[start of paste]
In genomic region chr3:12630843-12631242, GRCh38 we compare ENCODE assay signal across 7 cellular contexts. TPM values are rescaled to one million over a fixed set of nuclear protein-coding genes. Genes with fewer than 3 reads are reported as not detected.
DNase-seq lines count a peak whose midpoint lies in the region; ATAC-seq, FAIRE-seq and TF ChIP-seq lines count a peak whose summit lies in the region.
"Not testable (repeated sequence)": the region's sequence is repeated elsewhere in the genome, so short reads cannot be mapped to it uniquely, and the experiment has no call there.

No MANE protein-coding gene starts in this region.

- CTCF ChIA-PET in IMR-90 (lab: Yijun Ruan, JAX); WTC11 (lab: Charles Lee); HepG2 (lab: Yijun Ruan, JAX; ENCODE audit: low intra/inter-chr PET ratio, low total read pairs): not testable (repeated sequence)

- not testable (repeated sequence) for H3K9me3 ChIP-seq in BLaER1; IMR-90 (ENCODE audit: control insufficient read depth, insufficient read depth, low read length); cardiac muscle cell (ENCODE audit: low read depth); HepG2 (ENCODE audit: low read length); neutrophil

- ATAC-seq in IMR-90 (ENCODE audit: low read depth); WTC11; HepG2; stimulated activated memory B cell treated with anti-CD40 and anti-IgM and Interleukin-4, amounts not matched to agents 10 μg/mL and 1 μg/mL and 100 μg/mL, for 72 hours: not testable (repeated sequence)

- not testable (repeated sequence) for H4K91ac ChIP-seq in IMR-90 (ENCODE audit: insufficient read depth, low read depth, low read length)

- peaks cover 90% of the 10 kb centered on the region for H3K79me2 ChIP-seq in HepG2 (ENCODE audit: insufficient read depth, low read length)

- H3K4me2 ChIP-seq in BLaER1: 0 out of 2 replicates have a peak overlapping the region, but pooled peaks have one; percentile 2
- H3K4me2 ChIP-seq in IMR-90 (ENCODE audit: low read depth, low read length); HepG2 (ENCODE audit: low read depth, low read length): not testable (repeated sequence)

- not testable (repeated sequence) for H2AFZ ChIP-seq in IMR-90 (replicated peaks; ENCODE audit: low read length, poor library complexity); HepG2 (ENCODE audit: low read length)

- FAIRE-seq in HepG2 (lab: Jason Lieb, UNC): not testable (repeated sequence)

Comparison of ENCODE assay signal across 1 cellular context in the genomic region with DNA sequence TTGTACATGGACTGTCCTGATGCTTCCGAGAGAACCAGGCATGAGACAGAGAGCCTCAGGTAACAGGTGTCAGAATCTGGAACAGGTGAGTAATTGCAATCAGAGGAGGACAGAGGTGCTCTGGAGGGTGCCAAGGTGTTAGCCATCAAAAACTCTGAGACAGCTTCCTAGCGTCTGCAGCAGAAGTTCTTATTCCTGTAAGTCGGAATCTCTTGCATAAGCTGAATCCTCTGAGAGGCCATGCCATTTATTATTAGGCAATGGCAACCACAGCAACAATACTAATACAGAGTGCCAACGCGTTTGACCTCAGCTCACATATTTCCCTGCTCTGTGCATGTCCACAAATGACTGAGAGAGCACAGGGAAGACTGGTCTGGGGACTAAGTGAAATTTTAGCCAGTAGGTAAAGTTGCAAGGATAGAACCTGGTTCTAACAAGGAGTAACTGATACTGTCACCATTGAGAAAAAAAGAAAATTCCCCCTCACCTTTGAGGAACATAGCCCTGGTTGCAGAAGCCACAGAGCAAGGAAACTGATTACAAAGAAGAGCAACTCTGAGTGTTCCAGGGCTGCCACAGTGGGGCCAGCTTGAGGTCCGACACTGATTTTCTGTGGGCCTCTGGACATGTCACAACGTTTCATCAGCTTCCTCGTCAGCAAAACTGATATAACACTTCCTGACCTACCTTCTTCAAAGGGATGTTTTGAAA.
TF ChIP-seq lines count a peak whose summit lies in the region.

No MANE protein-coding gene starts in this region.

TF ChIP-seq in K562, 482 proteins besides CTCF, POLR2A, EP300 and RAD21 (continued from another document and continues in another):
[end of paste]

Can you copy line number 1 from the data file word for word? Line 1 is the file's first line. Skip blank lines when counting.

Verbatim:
In genomic region chr3:12630843-12631242, GRCh38 we compare ENCODE assay signal across 7 cellular contexts. TPM values are rescaled to one million over a fixed set of nuclear protein-coding genes. Genes with fewer than 3 reads are reported as not detected.